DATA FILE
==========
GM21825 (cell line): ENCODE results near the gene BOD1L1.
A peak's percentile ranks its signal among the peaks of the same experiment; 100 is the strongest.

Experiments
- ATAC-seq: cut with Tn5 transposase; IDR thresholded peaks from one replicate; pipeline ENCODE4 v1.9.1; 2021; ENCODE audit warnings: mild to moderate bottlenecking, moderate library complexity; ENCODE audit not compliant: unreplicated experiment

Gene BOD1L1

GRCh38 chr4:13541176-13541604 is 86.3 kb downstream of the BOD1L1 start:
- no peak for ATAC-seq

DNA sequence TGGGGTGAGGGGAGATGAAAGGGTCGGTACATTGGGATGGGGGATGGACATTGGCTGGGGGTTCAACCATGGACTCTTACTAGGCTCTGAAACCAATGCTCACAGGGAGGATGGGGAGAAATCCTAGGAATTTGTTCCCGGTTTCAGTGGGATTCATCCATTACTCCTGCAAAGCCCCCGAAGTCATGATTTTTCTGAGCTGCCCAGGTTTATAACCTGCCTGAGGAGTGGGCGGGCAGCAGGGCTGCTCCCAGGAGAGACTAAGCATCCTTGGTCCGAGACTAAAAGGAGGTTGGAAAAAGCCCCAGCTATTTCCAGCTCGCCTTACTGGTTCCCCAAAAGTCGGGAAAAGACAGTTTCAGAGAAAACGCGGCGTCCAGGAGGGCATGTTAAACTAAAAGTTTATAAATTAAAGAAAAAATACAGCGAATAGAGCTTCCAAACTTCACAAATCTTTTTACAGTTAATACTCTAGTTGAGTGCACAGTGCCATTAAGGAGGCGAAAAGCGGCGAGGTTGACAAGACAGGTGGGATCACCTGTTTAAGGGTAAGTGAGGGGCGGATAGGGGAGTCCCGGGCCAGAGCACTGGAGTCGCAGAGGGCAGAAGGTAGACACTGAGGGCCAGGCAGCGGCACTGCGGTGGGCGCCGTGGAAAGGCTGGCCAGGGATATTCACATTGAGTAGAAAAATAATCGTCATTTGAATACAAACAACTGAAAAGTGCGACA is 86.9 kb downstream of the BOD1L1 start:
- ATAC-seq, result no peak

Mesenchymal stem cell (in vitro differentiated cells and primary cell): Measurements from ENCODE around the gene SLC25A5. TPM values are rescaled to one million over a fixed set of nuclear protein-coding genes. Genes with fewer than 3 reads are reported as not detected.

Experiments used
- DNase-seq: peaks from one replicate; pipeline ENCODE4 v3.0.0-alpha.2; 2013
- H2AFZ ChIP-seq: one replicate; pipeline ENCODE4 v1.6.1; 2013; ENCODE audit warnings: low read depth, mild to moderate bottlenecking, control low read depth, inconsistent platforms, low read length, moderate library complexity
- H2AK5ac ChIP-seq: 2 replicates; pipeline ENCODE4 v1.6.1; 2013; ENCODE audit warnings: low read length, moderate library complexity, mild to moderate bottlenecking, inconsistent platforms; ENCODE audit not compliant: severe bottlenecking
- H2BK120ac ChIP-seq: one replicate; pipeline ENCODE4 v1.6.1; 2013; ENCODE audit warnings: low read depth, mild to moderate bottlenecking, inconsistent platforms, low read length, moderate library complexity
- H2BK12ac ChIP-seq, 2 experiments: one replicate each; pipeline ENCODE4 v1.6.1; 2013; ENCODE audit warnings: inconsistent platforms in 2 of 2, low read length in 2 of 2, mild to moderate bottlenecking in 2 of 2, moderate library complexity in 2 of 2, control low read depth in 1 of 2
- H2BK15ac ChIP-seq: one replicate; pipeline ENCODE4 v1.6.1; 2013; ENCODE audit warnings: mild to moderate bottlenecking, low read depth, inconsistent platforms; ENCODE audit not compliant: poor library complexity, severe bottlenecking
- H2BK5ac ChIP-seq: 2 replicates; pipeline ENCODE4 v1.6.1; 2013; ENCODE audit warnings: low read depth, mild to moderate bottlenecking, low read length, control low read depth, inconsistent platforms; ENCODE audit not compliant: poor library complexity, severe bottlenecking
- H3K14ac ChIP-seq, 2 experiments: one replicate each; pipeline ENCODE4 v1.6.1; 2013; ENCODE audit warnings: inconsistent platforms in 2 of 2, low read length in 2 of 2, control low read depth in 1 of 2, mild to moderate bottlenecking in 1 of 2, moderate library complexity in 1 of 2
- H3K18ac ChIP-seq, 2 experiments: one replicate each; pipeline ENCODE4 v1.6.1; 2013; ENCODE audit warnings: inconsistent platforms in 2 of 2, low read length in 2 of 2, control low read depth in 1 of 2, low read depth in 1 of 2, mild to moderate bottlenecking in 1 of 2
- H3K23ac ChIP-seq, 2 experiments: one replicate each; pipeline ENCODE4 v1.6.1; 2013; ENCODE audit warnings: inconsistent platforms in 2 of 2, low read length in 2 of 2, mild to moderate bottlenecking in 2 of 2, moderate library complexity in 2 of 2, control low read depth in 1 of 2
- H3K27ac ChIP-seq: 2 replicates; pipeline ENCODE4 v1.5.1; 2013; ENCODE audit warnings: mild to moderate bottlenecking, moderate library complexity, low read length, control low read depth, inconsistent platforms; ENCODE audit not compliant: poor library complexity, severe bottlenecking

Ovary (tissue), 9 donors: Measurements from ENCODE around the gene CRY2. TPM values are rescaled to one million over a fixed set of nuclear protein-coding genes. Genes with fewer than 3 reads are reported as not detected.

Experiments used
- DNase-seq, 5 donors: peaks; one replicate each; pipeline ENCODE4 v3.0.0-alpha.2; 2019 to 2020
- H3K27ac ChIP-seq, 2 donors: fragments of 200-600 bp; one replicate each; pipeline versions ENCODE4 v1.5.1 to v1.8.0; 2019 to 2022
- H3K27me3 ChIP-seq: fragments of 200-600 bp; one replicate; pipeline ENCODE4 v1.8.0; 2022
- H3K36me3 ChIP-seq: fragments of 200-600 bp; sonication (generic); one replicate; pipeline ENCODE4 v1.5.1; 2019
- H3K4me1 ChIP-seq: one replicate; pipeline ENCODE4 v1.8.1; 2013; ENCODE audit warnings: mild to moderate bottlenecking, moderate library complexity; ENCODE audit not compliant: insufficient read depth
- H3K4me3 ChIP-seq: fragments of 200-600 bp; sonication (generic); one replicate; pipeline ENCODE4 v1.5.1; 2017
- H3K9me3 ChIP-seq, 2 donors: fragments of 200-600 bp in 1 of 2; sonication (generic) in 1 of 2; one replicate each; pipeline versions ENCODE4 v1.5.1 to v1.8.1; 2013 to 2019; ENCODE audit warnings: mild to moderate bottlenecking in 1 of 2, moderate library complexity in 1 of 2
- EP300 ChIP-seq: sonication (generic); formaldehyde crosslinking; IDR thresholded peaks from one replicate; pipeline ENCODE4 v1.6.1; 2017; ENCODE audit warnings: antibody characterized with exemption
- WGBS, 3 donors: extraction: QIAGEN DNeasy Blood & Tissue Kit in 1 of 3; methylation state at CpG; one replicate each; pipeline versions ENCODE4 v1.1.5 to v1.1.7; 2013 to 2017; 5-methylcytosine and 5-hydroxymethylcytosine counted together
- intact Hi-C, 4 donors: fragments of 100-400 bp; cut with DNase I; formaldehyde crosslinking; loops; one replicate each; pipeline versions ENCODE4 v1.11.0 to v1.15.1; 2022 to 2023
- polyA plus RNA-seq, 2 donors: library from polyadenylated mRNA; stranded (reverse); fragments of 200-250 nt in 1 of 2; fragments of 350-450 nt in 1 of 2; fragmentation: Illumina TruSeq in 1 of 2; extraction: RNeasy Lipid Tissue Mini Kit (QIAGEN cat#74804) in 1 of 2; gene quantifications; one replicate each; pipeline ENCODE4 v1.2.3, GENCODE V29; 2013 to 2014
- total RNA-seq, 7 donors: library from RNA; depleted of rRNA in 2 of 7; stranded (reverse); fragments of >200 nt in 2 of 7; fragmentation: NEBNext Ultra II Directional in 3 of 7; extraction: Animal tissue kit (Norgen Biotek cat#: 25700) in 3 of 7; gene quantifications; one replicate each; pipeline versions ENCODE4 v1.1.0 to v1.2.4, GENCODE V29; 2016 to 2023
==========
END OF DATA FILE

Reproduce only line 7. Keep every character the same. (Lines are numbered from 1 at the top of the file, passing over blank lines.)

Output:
- no peak for ATAC-seq